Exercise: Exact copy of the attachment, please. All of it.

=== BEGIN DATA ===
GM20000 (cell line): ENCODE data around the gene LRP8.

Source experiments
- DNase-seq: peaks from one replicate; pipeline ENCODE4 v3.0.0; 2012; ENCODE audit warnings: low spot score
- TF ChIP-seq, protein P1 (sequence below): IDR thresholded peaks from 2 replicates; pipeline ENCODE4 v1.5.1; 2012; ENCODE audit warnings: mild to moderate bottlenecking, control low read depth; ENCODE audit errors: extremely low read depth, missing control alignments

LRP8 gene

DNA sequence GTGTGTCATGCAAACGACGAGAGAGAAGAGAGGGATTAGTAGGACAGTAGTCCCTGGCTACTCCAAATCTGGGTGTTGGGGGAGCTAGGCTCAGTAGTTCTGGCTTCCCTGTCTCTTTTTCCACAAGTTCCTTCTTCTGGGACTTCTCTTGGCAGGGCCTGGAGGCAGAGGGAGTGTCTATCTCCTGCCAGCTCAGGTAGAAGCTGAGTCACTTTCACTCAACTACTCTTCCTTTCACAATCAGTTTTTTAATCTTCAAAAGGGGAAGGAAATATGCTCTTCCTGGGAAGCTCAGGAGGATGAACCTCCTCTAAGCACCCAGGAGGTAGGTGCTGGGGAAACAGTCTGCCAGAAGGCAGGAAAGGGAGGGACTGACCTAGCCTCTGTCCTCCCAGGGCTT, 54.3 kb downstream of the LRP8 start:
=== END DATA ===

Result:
GM20000 (cell line): ENCODE data around the gene LRP8.

Source experiments
- DNase-seq: peaks from one replicate; pipeline ENCODE4 v3.0.0; 2012; ENCODE audit warnings: low spot score
- TF ChIP-seq, protein P1 (sequence below): IDR thresholded peaks from 2 replicates; pipeline ENCODE4 v1.5.1; 2012; ENCODE audit warnings: mild to moderate bottlenecking, control low read depth; ENCODE audit errors: extremely low read depth, missing control alignments

LRP8 gene

DNA sequence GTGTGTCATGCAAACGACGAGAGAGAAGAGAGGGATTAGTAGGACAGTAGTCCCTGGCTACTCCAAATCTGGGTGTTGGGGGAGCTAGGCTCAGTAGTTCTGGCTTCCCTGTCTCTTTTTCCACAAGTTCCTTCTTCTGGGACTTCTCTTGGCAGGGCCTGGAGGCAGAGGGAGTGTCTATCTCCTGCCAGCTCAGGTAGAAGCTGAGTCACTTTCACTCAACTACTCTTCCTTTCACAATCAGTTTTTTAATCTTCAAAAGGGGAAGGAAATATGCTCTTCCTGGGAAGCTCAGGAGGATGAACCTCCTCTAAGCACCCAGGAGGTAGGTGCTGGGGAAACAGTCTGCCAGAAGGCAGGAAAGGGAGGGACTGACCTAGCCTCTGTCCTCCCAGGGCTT, 54.3 kb downstream of the LRP8 start: